IDEAS home Printed from
MyIDEAS: Login to save this article or follow this journal

Mainstream Efforts to Tell a Better Story - Natural Selection as a Misplaced Metaphor: The Problem of Corporate Power

  • John P. Watkins

Darwin uses natural selection in two different senses. Struggle for existence refers to rivalry; survival of the fittest refers to surviving environmental changes. The mainstream vision of economic harmony requires casting natural selection as survival of the fittest. There is no struggle, no conflict. Mainstream economics depicts the selector in the evolutionary game as the firm itself. The mainstream vision requires banishing corporate power and the technological basis of power. For Veblen, corporate power is central. The existence of power implies that among firms, selection assumes the form of struggle. Evolutionary game theory breaks with the mainstream vision; firms are rivals. Evolutionary game theory, however, lacks the "stories" that provide a mapping between theory and reality, something institutionalists are well-positioned to provide. Stories are necessary for understanding corporate power, its origins, its use, and its limitations.

If you experience problems downloading a file, check if you have the proper application to view it first. In case of further problems read the IDEAS help page. Note that these files are not on the IDEAS site. Please be patient as the files may be large.

File URL:
Download Restriction: Access to full text is restricted to subscribers.

As the access to this document is restricted, you may want to look for a different version under "Related research" (further below) or search for a different version of it.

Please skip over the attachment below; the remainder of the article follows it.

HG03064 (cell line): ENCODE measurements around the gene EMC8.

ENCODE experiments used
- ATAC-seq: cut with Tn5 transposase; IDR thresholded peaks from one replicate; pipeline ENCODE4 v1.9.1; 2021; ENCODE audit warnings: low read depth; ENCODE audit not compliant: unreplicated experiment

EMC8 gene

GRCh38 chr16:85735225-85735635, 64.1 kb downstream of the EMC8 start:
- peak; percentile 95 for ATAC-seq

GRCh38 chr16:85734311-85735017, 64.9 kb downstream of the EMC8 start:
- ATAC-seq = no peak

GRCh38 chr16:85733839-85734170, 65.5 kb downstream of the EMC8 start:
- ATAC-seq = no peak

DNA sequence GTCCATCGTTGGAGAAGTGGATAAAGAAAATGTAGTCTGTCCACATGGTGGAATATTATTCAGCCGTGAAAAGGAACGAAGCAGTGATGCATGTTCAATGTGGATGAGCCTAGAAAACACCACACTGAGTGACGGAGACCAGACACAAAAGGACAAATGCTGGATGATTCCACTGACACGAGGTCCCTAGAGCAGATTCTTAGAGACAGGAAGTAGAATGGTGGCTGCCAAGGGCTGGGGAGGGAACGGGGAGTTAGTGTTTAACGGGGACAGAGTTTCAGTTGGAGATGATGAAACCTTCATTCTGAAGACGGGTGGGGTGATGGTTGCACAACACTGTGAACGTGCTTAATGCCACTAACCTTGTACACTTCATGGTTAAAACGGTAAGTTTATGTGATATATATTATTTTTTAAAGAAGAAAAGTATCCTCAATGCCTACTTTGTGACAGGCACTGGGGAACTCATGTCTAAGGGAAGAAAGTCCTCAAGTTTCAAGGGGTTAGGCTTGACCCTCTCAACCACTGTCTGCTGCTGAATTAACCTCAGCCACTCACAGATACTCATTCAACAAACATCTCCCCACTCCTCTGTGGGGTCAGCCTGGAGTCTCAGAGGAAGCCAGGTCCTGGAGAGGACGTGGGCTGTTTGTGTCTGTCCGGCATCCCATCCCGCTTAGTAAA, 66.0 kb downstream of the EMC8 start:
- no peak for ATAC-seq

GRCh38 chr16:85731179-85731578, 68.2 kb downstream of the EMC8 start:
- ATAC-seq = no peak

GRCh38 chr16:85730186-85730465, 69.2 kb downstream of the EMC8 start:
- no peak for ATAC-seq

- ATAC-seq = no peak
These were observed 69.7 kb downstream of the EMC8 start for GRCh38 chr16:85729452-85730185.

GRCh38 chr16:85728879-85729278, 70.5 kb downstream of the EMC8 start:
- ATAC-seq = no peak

Article provided by M.E. Sharpe, Inc. in its journal Journal of Economic Issues.

Volume (Year): 44 (2010)
Issue (Month): 4 (December)
Pages: 991-1008

in new window

Handle: RePEc:mes:jeciss:v:44:y:2010:i:4:p:991-1008
Contact details of provider: Web page:

No references listed on IDEAS
You can help add them by filling out this form.

This item is not listed on Wikipedia, on a reading list or among the top items on IDEAS.

When requesting a correction, please mention this item's handle: RePEc:mes:jeciss:v:44:y:2010:i:4:p:991-1008. See general information about how to correct material in RePEc.

For technical questions regarding this item, or to correct its authors, title, abstract, bibliographic or download information, contact: (Ian Winship)

or (Chris Nguyen)

The email address of this maintainer does not seem to be valid anymore. Please ask Chris Nguyen to update the entry or send us the correct address

If you have authored this item and are not yet registered with RePEc, we encourage you to do it here. This allows to link your profile to this item. It also allows you to accept potential citations to this item that we are uncertain about.

If references are entirely missing, you can add them using this form.

If the full references list an item that is present in RePEc, but the system did not link to it, you can help with this form.

If you know of missing items citing this one, you can help us creating those links by adding the relevant references in the same way as above, for each refering item. If you are a registered author of this item, you may also want to check the "citations" tab in your profile, as there may be some citations waiting for confirmation.

Please note that corrections may take a couple of weeks to filter through the various RePEc services.

This information is provided to you by IDEAS at the Research Division of the Federal Reserve Bank of St. Louis using RePEc data.